A reliable model of an elevator’s vertical motion is of tremendous value in many aspects of elevator design, installation and service. The challenges in developing and validating a dynamic model for an elevator arise from the large size of the dynamic system involved, its position-dependent or time-varying nature and from the limited number of variables available for measurement.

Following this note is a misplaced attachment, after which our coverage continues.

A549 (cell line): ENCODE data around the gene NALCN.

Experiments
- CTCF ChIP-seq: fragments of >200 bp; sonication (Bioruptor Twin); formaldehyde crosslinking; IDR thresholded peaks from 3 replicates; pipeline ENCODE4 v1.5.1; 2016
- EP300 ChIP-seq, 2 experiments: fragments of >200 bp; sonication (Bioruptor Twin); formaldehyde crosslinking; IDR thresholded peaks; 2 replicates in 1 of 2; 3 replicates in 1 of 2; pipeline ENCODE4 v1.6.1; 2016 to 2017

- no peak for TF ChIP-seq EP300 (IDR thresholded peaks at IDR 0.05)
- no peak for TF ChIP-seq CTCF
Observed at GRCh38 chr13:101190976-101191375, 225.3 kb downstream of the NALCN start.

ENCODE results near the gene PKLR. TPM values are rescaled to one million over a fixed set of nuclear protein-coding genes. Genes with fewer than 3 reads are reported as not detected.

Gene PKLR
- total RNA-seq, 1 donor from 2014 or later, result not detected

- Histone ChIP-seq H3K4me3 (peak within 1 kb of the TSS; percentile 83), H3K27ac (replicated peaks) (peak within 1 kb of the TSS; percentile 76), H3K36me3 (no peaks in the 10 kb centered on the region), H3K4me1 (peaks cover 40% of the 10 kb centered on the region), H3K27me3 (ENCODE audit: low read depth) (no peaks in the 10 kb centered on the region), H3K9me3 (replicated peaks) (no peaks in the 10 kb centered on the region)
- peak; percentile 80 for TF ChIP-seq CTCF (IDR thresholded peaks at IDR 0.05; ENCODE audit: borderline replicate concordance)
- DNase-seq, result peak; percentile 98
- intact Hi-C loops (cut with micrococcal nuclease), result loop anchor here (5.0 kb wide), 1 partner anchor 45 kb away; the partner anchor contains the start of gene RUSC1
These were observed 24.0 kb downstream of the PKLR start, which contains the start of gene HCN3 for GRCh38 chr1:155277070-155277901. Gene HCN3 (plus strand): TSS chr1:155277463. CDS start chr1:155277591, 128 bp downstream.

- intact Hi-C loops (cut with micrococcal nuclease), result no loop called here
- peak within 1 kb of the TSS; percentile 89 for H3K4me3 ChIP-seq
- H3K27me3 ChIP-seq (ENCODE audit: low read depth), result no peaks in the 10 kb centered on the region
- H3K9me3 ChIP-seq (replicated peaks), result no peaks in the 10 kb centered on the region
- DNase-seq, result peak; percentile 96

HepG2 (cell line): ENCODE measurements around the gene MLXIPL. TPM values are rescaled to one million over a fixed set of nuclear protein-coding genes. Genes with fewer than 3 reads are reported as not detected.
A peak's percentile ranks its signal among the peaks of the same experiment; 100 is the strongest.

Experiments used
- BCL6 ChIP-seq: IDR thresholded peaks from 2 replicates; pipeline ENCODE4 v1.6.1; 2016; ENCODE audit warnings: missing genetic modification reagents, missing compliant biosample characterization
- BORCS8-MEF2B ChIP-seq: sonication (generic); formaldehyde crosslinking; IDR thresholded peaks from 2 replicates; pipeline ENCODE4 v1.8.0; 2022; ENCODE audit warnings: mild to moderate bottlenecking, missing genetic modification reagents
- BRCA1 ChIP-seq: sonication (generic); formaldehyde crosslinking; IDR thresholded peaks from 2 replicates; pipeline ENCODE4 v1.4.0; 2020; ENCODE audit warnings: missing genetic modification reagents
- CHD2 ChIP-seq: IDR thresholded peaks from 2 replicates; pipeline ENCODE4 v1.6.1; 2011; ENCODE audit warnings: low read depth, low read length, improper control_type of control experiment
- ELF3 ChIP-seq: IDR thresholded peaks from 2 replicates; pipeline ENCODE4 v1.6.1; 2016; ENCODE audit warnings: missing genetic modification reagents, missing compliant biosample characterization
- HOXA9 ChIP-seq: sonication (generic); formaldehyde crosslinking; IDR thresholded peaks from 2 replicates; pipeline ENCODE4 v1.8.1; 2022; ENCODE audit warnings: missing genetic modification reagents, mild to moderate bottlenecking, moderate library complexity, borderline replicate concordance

An example of vertical motion is from the geared traction elevators. They achieve their vertical motion from an AC electric motor that is directly coupled to a worm (gear) shaft. The worm gear in turn rotates a ring gear. A drive sheave or pulley is attached to the ring gear. Steel cables or “hoist ropes” run from the top of the elevator car, over the drive sheave, to the top of the counterweight. The downward force caused by gravity acting on the weight of the car and counterweight creates friction between the steel cables and the drive sheave, thus creating “traction.” As the drive sheave rotates, the elevator car is raised or lowered.